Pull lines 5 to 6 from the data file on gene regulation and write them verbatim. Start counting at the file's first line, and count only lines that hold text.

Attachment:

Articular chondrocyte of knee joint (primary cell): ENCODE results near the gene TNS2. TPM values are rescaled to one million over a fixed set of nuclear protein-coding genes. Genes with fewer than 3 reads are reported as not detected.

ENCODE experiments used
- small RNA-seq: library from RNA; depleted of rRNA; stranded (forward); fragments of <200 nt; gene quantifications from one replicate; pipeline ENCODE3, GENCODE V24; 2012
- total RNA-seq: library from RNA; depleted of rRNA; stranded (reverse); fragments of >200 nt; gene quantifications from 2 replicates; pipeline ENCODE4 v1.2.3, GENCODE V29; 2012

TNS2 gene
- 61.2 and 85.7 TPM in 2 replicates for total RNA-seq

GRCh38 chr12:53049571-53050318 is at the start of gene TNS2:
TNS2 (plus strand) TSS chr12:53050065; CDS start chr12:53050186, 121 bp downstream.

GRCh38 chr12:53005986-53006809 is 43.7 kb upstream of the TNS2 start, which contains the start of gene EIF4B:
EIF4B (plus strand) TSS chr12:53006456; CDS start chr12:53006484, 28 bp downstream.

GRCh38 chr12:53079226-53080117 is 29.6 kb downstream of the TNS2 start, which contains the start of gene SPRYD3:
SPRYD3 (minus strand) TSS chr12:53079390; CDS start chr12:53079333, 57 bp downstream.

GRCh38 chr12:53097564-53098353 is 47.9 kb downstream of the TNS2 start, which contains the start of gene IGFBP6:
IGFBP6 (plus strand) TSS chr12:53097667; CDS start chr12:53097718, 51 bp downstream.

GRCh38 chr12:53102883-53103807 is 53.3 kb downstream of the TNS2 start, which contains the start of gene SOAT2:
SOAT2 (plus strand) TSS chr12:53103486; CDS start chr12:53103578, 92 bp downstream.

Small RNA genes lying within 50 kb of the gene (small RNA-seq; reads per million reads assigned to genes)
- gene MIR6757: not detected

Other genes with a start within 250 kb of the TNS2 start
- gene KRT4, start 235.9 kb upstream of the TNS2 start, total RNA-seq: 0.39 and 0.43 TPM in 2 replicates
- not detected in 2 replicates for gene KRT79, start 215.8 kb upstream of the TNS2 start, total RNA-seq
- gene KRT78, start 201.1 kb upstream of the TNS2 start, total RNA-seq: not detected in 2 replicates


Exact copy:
TNS2 gene
- 61.2 and 85.7 TPM in 2 replicates for total RNA-seq